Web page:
It takes me OVER A YEAR to write one book. This is especially true for my longer fantasy books as I have to world build and character build, not to mention jotting down the little “wouldn’t it be cool if…” flashes of lightning that only sometimes turn into plots for my stories. But because of how long I was sitting on “The Machines of Theda” it looks like I was just spitting out words like tepid coffee. Trust me, I was not. In fact, even if a book is released really close to its sequel, I can guarantee you the author had been writing that sequel long before the first book came out. But with how long publishing takes, it just looks like they did nothing but bleed words for like two months.
So why did I choose to release three books so quickly? Because I am a fan of binging: binge watching series on Netflix, binge eating when I’m in one of THOSE moods, and binge reading series. I know so many people who refuse to start a book series until every book in that series is out because they don’t want to be left waiting if they fall in love with the stories and just have to know what’s going to happen next immediately. I am one of those readers! So, because we had so many books ready and waiting when Sheila finally joined the team, my publisher was totally on board with the back-to-back releases. It was an interesting experiment in book releases, one that highlighted my inability to maintain the energy required to really market myself for that amount of time. But that’s fine! Because we decided to put a bit of a gap between book 5 and 6—the last book in the series—to let people catch up, and give me more time to work. Book 6 was the only one I wrote after getting my publishing contract, by the way.
So, there you have it, friends! A little insight into why so many books were released right on top of each other, as well as a teeny bit more insight into my writing process. So, tell me, do you binge read series/only start once the entirety of a series is available? Or do you read series even if not all the books are out yet? Let me know in the comments!
Greetings my favorite booknerds and friends! I so enjoyed talking to some of my author friends and sharing with you all their tips and processes for writing, that I just had to share another before I get back to the "regular" business of blogging. Allow me to introduce you to Baj Goodson! Much like Tyffany and Becky, I met Baj through the bookstagram community rather randomly. We just started liking each others posts then responding to each other's stories, then we found out that I lived maybe 2 hours from her in Louisiana before moving back to California... We were so bummed we never got a chance to hang out before I left! Over the past six months or so, Baj and I have gotten pretty close, sharing some of our personal life struggles and dishing on our struggles with coming up with stories. She's such a fabulous motivator and supporter, plus she has the kindest heart. She's seriously one of the sweetest people I've ever met! Who says you can't make real friendships virtually?! Plus, Baj is an incredible writer at the start of what's going to be a long and successful career. I had the honor of reading her debut novella when it first came out, and loved it! Check out my review for her story here, and in the meantime, enjoy the interview! Be sure to go all the way to the end so you can find Baj in all the places!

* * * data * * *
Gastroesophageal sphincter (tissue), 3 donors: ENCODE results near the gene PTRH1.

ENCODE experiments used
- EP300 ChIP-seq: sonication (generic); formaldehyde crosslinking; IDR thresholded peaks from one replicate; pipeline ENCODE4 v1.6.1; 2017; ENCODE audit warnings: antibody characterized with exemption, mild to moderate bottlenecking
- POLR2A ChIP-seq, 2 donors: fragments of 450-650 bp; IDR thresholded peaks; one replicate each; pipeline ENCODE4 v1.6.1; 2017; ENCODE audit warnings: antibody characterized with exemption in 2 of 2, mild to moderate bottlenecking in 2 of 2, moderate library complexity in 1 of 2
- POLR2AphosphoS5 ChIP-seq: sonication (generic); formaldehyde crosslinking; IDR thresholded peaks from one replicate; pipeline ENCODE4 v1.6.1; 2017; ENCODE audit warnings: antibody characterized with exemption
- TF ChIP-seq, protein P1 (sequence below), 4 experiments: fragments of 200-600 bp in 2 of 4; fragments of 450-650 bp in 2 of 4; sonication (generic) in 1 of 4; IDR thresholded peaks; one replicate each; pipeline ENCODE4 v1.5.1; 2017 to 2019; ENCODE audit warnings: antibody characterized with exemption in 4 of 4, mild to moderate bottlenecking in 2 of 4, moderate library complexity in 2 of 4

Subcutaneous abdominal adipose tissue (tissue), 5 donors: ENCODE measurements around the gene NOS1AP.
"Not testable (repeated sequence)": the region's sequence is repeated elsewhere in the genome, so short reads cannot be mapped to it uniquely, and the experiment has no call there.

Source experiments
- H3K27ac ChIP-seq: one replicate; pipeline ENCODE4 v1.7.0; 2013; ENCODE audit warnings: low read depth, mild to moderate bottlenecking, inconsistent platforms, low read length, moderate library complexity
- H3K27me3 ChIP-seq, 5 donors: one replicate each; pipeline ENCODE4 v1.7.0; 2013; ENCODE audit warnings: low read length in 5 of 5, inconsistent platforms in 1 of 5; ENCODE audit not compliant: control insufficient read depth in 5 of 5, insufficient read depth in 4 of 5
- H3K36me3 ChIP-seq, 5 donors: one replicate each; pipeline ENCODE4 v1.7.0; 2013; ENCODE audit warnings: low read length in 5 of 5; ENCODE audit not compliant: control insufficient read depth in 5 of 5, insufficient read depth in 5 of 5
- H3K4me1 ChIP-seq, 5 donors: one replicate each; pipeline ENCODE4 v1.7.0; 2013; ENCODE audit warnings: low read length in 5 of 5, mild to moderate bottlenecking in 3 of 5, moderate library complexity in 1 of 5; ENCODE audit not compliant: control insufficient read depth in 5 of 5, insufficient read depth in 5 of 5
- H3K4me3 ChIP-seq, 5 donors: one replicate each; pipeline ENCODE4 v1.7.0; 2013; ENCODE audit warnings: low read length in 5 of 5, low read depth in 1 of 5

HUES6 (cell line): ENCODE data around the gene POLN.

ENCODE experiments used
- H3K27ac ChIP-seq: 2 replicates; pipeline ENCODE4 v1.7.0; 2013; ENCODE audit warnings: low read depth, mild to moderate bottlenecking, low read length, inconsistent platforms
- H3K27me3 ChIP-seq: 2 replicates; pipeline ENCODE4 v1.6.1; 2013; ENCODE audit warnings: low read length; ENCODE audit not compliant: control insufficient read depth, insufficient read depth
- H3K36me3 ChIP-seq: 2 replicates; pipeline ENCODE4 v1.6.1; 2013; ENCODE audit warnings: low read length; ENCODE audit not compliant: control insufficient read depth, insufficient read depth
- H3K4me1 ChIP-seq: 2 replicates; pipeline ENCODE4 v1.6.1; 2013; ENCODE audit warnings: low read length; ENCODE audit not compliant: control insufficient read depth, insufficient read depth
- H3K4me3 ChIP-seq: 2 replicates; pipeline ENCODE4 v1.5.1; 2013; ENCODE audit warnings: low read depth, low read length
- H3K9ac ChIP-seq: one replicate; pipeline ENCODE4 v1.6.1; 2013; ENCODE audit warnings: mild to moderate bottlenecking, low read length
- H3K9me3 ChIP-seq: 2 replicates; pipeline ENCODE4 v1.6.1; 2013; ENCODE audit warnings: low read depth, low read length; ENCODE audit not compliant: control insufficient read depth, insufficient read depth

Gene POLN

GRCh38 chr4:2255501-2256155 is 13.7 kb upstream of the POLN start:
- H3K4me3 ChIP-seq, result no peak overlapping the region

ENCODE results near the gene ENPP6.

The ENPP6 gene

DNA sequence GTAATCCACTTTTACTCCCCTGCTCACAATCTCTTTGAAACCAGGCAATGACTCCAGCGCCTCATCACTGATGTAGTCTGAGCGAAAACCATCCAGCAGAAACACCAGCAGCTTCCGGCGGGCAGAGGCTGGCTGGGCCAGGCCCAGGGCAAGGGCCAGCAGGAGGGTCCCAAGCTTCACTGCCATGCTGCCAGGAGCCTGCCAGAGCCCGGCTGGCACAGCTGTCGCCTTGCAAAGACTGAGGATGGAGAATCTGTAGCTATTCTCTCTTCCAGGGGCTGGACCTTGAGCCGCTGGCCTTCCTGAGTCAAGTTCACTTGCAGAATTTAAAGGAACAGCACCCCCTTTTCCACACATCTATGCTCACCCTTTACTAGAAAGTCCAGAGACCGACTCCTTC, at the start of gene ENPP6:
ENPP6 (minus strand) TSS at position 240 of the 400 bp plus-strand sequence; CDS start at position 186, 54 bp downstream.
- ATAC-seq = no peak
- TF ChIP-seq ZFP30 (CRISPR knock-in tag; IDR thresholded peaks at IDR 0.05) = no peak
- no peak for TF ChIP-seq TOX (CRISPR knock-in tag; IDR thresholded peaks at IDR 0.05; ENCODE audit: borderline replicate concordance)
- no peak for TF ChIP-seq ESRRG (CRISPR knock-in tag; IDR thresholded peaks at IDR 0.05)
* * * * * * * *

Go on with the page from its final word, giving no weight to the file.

Baj: You got that right! Crazy ride indeed. But I tell you what, every one of those job experiences led me to another open door, and if it hadn't been for each of those doorways I traveled through, I wouldn't have gotten to a place where I was so miserable in the workforce that I was desperate enough to just GET OUT and take the plunge into writing full-time. It was a huge risk -- when I tell you I had nothing going for me besides a dream and a husband who believed in me, I mean it! But it turned out to be one of the most rewarding decisions I've ever made. I always knew I wanted to write books one day, but by the time I graduated from college, I was just trying to find a "real job" with a dependable income so I could pay my bills like a big girl. Yet all the jobs I worked were dead-end, just something to give me that steady paycheck; I wasn't passionate about any of them. They had their fun moments, sure, and I learned a lot of marketable skills that have come in handy later in life (and even in writing realistic characters in realistic job settings), but more than anything, I learned about MYSELF through those jobs. For instance, I determined I don't want to work for anybody else -- I don't care to forever spend my days checking off the goals of other people when it means I have to stand still. I want to further MY goals every day. I even tried multiple times to go into business for myself, but nothing worked out long-term in a way that I could financially support myself. Still, even those failures taught me things that would become vital -- years later, mind you -- in the process of self-publishing and doing all my own marketing. So should I even call those failures? Everything came together in the end, and now, although I may be living a simple life with only 2% fanciness, I am no longer crushed by the stress of my job because I am totally passionate about what I do!